The African Union (AU) has adopted a Free Movement Protocol and a draft plan of action to go with it.
The idea was first set out in the Abuja Treaty, which was endorsed in 1991 at the establishment of the African Economic Community. The AU's protocol defines the free movement as the right to enter and exit member states and move freely within them, subject to the states' laws and procedures. It regards the freedom to travel or move goods across the continent as likely to boost the economic integration of Africa.
There are several reasons why the protocol is an important development.
First, it will directly affect ordinary people. Up until now, the effects of most of the AU's treaties and protocols have filtered down to people's lives from a distance, if at all. This protocol applies directly to citizens' movement.
Second, it moves the AU closer to the progress that sub-regional groupings have made on migration. For example, the East African Community (EAC) launched its passport in 1999 and has recently started a process to issue an EAC e-passport. This is a passport with digital identification features.
In West Africa, the Economic Community of West African States (Ecowas) launched a regional passport in 2000, but implementation by member states has been slow.
Lastly, free movement of people in other regions has been beneficial. For example, the Organisation for Economic Cooperation and Development reports that the average unemployment rate has been lowered by 6 percent in Europe owing to free movement within the European Union (EU). And according to the International Monetary Fund, free movement has resulted in better institutions and better economic management in Eastern Europe.
This is evidence that free movement of labour and capital boosts economic activity.
Advantages of free movement
There's a great deal of evidence that migration boosts the economies of receiving countries. Free movement in Africa can be expected to enhance business and investment, as the EU example has shown.
According to an African Development Bank report, tourism in Seychelles increased by 7 percent annually between 2009 and 2014 when the country abolished visas for African nationals. By 2015, as a result of increased revenues, it had become a high-income country with thriving real estate, aviation and service industries.
The same report states that African travel to Rwanda has increased by 22 percent since it eased its visa requirements in 2013. Since then, Rwanda's cross-border trade with Kenya and Uganda has increased by 50 percent. This is evidence that free movement of labour and capital boosts economic activity.
Addressing the challenges
But the protocol in its present form doesn't go far enough, and the AU needs to revisit parts of it. For instance, it should choose a biometric African identification card rather than an African passport. A biometric ID is cheaper to produce than a passport and could be based on existing designs of national IDs instead of brand-new documents. This could help overcome resistance to the passport on the grounds of cost.
The biometric ID could be introduced alongside existing national IDs. It could be rolled out in instalments and, for example, issued to diplomats, business people and students to begin with. The ID would accompany ordinary sub-regional passports and exempt the bearers from visa requirements. It is instructive to note that national IDs can and do facilitate free movement, too.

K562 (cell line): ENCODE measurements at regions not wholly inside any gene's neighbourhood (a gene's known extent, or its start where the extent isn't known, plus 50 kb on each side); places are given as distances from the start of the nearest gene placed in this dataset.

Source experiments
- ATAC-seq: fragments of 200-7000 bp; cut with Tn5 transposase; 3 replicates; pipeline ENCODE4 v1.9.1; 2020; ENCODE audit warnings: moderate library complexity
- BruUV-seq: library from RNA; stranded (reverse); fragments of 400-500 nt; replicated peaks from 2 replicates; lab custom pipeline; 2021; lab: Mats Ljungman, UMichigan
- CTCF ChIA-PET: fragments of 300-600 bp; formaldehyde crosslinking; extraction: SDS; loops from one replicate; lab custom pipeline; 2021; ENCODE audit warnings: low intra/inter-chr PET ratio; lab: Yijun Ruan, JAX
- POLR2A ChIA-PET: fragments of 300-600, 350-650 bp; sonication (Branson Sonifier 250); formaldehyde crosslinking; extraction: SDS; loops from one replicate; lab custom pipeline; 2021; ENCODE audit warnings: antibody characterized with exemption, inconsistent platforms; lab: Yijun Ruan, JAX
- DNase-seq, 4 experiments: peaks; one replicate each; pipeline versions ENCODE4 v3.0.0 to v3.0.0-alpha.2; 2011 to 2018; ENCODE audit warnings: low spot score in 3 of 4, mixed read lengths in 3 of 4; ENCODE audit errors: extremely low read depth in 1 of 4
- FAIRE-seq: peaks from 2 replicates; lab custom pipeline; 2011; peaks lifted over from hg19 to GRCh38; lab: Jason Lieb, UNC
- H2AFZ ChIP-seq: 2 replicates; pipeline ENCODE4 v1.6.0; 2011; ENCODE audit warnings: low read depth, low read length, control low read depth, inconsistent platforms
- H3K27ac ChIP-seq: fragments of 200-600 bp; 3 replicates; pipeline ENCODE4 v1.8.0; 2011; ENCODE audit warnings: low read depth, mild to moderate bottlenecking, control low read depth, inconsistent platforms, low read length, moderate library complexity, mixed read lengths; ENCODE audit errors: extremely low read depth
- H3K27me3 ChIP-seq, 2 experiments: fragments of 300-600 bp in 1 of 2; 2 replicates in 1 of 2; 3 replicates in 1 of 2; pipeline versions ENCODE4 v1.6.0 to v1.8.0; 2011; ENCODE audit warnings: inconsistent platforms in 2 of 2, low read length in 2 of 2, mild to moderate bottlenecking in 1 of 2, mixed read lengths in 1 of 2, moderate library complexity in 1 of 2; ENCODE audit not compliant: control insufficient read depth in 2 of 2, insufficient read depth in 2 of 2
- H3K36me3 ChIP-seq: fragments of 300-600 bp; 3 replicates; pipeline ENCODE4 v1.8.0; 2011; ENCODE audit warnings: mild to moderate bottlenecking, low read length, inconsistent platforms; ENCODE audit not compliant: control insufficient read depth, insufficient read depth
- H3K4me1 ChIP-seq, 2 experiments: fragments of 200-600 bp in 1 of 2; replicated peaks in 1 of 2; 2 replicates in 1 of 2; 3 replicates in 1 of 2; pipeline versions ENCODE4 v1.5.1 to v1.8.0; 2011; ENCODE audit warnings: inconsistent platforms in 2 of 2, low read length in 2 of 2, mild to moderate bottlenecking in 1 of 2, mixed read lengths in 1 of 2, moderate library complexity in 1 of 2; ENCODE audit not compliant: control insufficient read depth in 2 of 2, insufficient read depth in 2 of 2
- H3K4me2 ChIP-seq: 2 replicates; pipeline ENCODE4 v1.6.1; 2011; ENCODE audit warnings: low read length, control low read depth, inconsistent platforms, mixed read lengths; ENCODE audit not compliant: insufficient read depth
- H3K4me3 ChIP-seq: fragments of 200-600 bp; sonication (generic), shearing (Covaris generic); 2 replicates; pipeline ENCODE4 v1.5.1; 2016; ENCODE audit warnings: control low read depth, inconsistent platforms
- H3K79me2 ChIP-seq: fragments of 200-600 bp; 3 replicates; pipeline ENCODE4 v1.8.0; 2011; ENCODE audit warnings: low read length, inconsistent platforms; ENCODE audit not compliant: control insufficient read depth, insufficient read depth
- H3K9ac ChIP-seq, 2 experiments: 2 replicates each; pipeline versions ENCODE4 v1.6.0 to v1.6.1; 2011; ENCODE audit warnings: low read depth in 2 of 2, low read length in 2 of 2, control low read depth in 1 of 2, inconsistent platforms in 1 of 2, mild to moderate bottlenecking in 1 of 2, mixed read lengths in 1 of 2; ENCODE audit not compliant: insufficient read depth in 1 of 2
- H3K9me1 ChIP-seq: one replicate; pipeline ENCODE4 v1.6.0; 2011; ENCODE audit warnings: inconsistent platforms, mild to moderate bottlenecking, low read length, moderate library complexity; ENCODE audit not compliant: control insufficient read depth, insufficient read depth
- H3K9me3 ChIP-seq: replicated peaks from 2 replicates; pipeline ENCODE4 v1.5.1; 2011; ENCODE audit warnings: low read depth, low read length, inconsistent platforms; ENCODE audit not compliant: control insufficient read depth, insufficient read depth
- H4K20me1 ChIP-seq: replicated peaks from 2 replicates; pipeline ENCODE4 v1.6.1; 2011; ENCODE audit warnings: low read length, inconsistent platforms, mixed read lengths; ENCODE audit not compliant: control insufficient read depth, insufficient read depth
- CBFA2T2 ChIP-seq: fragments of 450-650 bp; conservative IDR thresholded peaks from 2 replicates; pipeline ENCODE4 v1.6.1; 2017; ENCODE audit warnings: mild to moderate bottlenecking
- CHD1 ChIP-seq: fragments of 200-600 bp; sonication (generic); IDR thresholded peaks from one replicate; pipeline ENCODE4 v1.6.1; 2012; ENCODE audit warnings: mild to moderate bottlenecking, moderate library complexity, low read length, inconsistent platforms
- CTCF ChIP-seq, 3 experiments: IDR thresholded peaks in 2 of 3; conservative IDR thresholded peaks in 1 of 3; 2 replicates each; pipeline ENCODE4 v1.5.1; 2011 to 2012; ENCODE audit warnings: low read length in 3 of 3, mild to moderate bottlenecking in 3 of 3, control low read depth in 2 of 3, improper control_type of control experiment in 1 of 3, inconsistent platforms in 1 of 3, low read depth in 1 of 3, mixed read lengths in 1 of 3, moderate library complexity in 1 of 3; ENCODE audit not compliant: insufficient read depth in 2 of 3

For example, 15 Ecowas member states have introduced national IDs and plan to launch a biometric card to serve as a travel document in the region. Kenya, Uganda and Rwanda have an agreement to use national IDs for travel within the three countries.
Finally, there are some overlaps between the protocol and other AU instruments such as the Refugee Convention, which recognises the special needs of vulnerable groups. Rather than restate the provisions of the convention, the protocol should be refined to provide unique protections for these special groups.
The protocol is poised to deliver significant gains for Africa. It embodies the spirit of African integration and marks progress in regional partnerships.
Security issues and xenophobia
A free movement does not have to become a security threat for individual member states. The protocol does not encourage undetected movement. Rather, it requires stricter security controls at ports of entry. This means that blacklisted individuals, who could be a threat to national security, can be kept out.
The AU's Special Technical Committee on Defence and Security can be given the job of improving intelligence sharing as well as cross-border police cooperation.
Xenophobia is a legitimate concern when it comes to free movement. The AU could use structures and instruments such as the Continental Early Warning Systems and the Economic, Social and Cultural Council, Ecosoc, to help it manage issues of security and xenophobia.
Gains to be made
The protocol is poised to deliver significant gains for Africa. It embodies the spirit of African integration and marks progress in regional partnerships. It promises great investment and trade opportunities, as well as the possibility to boost physical infrastructure such as roads, as has been the case in the United States and Asia.
However, various state and non-state actors must sensitise domestic populations to the benefits of free movement, to avoid a surge of nationalism, anti-immigrant hysteria and the kind of right-wing politics that has swept across Europe and the US over the past four years.
This piece originally featured in The Conversation and can be viewed here. It has been edited for Huffpost.